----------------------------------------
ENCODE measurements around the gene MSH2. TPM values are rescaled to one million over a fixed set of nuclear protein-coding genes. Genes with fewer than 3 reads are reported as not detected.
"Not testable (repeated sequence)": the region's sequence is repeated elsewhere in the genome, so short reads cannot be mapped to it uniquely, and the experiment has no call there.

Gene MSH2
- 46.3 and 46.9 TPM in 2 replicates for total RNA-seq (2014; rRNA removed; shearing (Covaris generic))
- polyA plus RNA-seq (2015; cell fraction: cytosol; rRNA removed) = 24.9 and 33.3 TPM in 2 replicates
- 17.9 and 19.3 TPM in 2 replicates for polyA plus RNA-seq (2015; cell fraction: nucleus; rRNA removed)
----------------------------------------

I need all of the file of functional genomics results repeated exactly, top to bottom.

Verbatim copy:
ENCODE measurements around the gene MSH2. TPM values are rescaled to one million over a fixed set of nuclear protein-coding genes. Genes with fewer than 3 reads are reported as not detected.
"Not testable (repeated sequence)": the region's sequence is repeated elsewhere in the genome, so short reads cannot be mapped to it uniquely, and the experiment has no call there.

Gene MSH2
- 46.3 and 46.9 TPM in 2 replicates for total RNA-seq (2014; rRNA removed; shearing (Covaris generic))
- polyA plus RNA-seq (2015; cell fraction: cytosol; rRNA removed) = 24.9 and 33.3 TPM in 2 replicates
- 17.9 and 19.3 TPM in 2 replicates for polyA plus RNA-seq (2015; cell fraction: nucleus; rRNA removed)